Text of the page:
Frankly for most hikers this kind of thing isn't a huge issue. It only becomes something to think out if you go past 3 weeks or so out. For the typical hiker you could eat Ho-Ho's all weekend and exist. My point being is that until you burn off all your excess fat and your body becomes tuned to day in/day out hiking (as with thru hiking) you have little to worry about. What happens with thru's is they burn off the fat but then cannot add in enough food for what their body is burning. At that point yes, they can start eating away at muscle. But just eating protein won't preserve it. Eating muscle doesn't give muscle back. Rather one needs a balanced diet with carbs and protein for the body to work. And lets face it: long distance hiking is not the way one builds bulky muscle!
As long as your belly is full, you are getting a semi-balanced diet and have energy - then don't worry. If a person eats well at home they have little to worry about when hiking for a day, a weekend or a couple weeks.
PS: And consider this - take a look at what many thru hikers eat for a diet. It is often binging in towns, then eating a steady diet of what many would consider less-than-good picks of food. These diets of Snicker bars, Pop Tarts, Ramen, Lipton noodles and jerky have fueled many a hiker thopusands of miles. It is easy to digest.
And that is a simple thing to think over - a diet high in animal based protein is very hard to digest. It takes longer, leaving one sluggish while the food works it way through. Carbs are easy to get through, fueling you up quickly. Wheat based carbs contain protein as well........
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With the possible exception of Wandering Daisy... I challenge any of you to name the backpacking trip you've been on where you think you'd have any issues due to protien deficiency. Ok maybe there's someone else here who does a month out at a time unresupplied. Even through hikers hit towns every week or so and pig out.
yes, it's very nice to have some. but by the time you're splitting hairs over protein quality it's not something that is going to matter on a backpacking trip. You're simply not going to be out that long for this to matter. Especially when you consider the world runs on rice and beans
I wait with bated breath for the day I can take off long enough to have to worry about protien deficiency.. Maybe when I retire.. and even then I expect my better half will have a heck of a lot to say about it.
I challenge any of you to name the backpacking trip you've been on where you think you'd have any issues due to protien deficiency. Ok maybe there's someone else here who does a month out at a time unresupplied.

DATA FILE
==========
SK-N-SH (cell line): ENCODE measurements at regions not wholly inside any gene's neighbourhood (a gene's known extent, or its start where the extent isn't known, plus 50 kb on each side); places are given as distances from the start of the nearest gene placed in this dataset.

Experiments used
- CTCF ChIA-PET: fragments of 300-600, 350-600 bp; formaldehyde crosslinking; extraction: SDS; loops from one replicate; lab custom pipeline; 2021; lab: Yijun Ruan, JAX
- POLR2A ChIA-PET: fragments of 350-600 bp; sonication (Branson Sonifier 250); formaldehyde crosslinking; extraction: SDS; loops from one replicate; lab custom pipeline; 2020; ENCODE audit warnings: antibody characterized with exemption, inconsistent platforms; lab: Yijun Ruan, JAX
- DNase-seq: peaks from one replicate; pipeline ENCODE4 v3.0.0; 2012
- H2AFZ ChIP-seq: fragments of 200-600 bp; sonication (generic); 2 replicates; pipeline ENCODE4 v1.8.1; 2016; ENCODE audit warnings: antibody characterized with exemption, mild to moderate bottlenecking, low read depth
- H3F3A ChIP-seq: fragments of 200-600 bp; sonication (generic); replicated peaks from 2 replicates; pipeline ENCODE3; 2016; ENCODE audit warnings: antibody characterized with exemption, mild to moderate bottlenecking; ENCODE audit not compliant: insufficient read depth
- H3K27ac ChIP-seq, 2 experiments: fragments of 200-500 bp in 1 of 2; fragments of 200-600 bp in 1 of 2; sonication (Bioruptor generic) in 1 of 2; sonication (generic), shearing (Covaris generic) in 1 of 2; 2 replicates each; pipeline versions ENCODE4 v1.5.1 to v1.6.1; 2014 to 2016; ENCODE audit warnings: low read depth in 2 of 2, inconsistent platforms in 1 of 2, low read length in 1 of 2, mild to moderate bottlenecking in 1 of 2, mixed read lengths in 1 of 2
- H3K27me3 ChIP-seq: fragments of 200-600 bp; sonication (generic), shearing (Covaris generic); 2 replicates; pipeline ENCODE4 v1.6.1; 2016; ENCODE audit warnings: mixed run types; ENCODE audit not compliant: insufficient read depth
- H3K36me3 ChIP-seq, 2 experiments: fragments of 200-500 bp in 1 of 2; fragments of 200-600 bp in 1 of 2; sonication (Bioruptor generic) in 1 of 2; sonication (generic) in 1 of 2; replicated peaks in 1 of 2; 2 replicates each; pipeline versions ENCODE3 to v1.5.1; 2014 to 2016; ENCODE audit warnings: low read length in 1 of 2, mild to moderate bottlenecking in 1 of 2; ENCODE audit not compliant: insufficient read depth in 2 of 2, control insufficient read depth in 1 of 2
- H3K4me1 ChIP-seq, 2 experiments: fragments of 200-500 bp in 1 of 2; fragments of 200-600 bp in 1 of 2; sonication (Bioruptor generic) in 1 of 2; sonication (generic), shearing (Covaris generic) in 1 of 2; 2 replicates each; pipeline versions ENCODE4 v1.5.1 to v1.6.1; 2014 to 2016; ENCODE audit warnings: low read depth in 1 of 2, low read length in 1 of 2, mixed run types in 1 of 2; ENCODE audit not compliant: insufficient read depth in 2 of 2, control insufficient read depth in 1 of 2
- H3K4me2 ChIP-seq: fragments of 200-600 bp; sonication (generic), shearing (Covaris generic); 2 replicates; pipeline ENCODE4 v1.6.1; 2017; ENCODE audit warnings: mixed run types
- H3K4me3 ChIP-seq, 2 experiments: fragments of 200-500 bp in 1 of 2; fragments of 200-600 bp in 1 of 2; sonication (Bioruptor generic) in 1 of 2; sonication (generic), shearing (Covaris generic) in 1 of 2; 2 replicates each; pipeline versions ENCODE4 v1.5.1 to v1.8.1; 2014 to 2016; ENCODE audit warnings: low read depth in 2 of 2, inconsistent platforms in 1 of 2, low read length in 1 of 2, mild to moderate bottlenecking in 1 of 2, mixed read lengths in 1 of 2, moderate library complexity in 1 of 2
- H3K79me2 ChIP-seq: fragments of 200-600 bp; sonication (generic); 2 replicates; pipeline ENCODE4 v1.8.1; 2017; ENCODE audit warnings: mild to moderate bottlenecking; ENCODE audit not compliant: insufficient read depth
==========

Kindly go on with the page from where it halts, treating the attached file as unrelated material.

The longest I've been out unsupported is 21 days. Enough protein was relatively easy to carry. What I ran out of, and what I craved when I couldn't catch fish, was fat. That's the heavy stuff.
It's easy to be a holy man on top of a mountain. -- Larry Darrell
I often take a few types of "real" protien with me and if I'm lucky I will get a bonus from a lake. They include summer sausage, jerky, pepperoni, and the best of all worlds = bacon.
I look for the smallest thing of sausage and add this to soups, pita bread with cheese, etc.
Jerky I can add to ramen noodles and other soups or just snack on it.
Pepperoni is good with tortillas/pitas melted with string cheese or pita pepperoni pizza. I heat up a pita with pieces of string cheese, sundried tomatoes, and pepperoni and it makes a great pizza.
My personal favorite is already cooked bacon that is sealed in plastic and doesn't require refrigeration until opened. You can find this at many grocery stores. I just brown it a little and add it to anything that strikes my fancy. When I'm not packing light I will take bagels, cheddar, and powdered eggs and make my own breakfast sandwich. I make the eggs first, then bacon, and then brown the bagel in the pot (leave the little bit of bacon grease in the pot) with the cheese melting on the bagel. Just add the eggs and bacon to your sandwich and you'll eat like a king.
I only eat like this on half of my trips as it is a little on the heavy side but will stick with you for hours.
Loc: Springfield, IL
We take farm fresh eggs and add them to some foods we prepare. They go well with Ramen, rice, and many others. They are great by themselves! When I say farm fresh I'm talking about fresh from the chicken not the grocery store. The ones you get from the grocery store are usually a week or two old at best, and they have been refrigerated. Fresh eggs can keep for several weeks without being refrigerated. They also keep better than hard boiled eggs because the film that prevents bacteria from entering the porous egg shell is still intact. Pasturing and or boiling removes that protective layer, and can lead to early spoilage.
We actually keep a small flock of chickens so we have access to them year round. If you have local farmers market or, local farmer you should be able to get them there. Sometimes you can find them in route to your destination. Just look for eggs for sale signs in the front yards of homes out in the country.